S&P Global Ratings on Wednesday said Bharti Airtel's proposed rights issue of up to Rs 25,000 crore is not enough to stabilise its credit rating. The rating agency said that there is negative outlook, an indication of rating downgrade, which looks at renewed competition and higher capital spending by the company that will keep its debt level up.
"S&P Global Ratings believes the proposed rights issue (of Rs 25,000 crore), if successful, would go a long way in restoring Bharti's balance sheet and shoring up leverage. However, the negative outlook on the rating captures the risk of renewed competition and elevated capital spending by Bharti, which may keep the leverage elevated," the rating agency said.
Facebook data breach: Airtel, Saavn, Vodafone among 61 companies social media giant gave user data access to
The rating headroom remains limited despite the sizable equity infusion, it noted.
The board of Airtel last week approved fund-raising plans of up to Rs 32,000 crore through a combination of rights issue and bonds -- a move that will help the company take on market competition intensified by Reliance Jio, and cut debt.
The net debt of Bharti Airtel at the end of the third quarter of 2018-19 stood at Rs 1.06 lakh crore.
Airtel's fund-raising plans entail rights issuance of up to Rs 25,000 crore and Perpetual Bond with equity credit of up to Rs 7,000 crore (about USD 1 billion).
"The terms of Bharti's proposed USD 1 billion perpetual bonds remain unknown. We will assess the impact of those bonds on the company's capital structure and leverage at the time of their issuance," S&P Global Ratings' credit analyst Ashutosh Sharma said.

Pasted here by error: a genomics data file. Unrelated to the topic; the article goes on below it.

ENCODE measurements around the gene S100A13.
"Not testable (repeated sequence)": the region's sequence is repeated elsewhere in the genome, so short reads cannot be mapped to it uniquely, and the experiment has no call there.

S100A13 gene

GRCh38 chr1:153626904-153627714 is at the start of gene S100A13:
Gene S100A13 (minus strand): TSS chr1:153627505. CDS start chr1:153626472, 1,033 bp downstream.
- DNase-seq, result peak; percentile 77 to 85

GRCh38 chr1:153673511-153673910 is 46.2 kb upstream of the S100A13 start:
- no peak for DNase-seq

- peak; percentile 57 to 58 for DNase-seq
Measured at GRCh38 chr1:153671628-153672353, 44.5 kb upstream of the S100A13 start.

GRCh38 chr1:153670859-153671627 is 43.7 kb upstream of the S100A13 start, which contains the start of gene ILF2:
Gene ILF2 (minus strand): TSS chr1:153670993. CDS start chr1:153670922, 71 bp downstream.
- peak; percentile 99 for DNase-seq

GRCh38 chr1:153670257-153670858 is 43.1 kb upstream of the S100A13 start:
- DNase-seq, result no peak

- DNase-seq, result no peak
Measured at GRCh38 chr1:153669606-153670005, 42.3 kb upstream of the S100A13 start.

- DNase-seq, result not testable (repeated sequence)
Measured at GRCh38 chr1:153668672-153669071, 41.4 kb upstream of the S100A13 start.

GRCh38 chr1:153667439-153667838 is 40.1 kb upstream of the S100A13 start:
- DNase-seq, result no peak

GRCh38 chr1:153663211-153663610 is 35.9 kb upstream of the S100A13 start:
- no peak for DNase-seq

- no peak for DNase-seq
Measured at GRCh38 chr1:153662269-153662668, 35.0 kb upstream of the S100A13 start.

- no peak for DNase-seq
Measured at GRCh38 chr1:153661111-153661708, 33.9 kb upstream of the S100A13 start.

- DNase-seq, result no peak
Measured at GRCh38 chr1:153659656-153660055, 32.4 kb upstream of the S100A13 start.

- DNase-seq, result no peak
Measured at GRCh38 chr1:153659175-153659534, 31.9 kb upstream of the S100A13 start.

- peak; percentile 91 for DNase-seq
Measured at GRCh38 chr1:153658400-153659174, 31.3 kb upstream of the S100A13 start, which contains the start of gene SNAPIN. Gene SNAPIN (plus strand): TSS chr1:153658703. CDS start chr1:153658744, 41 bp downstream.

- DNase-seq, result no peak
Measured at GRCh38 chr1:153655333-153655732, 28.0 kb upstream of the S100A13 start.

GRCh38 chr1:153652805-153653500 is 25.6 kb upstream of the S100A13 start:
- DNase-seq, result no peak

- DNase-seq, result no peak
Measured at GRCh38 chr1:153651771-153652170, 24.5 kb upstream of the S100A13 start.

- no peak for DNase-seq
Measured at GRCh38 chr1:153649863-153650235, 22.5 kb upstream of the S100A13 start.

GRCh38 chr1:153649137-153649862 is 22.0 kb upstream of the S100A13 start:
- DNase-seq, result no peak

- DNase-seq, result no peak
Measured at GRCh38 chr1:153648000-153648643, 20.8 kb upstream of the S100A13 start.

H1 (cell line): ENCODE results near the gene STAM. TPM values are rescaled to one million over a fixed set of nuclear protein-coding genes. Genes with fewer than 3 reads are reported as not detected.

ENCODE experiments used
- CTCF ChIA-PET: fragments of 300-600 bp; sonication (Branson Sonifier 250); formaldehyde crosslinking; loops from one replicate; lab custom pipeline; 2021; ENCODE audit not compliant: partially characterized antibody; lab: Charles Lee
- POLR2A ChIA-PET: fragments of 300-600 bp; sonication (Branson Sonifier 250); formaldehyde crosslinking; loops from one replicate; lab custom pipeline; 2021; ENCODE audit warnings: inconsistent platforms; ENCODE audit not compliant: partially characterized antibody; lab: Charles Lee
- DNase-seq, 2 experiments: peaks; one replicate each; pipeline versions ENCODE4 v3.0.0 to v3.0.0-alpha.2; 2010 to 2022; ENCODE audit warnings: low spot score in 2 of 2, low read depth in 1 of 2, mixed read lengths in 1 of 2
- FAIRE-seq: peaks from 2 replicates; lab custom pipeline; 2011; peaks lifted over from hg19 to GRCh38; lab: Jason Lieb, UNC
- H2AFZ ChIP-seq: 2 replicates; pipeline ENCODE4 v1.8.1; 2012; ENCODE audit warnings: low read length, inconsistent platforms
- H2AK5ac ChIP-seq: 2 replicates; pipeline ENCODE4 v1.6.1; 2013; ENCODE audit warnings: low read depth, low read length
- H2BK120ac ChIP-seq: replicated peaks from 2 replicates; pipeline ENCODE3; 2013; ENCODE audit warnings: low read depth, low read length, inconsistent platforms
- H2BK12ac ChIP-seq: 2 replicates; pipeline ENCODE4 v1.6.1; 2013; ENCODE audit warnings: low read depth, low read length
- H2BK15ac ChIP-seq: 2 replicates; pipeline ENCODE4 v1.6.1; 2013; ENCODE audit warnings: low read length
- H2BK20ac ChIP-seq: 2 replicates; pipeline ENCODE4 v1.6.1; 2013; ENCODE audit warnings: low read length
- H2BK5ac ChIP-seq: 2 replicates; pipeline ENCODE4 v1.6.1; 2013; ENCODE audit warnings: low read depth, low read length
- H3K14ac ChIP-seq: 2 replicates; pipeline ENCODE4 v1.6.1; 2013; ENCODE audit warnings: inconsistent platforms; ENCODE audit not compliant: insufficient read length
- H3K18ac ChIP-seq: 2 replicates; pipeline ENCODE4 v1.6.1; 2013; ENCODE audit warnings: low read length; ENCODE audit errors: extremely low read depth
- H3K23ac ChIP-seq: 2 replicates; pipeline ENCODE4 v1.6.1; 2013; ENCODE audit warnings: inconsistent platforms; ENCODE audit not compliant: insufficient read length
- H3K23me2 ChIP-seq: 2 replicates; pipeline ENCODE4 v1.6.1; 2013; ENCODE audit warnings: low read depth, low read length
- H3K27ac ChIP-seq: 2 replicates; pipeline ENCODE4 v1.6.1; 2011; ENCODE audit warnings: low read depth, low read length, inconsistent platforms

The analyst said that Bharti's higher capital expenditures over the past few years have weighed on its debt capacity.
However, the company may complete its 4G-rollout over the next two to three quarters, which could mean a sizable reduction in its capital spending.
"The Indian telecommunications market is showing signs of stabilizing, although it remains competitive. We think the negative growth that was spurred by price competition in the Indian telecommunications industry might be behind us, given that tariffs seem to have bottomed out," Sharma said.
Another credit rating agency Moody's Investor Service had come out with different perspective on the proposed rights issue.
Moody's said that the Airtel's proposed rights issue is "credit positive" as it will enable the company to pare debt and improve liquidity.
The Moody's statement said it still expects a significant portion of proceeds from the rights issue to be used to lower debt, strengthening Airtel's balance sheet and providing the company with greater financial and operational flexibility for its Indian operations.
"But Bharti's ratings are unlikely to change in the near-term as we expect leverage will remain elevated while profitability and cash flow of the company's core Indian mobile segment remain under pressure," it said.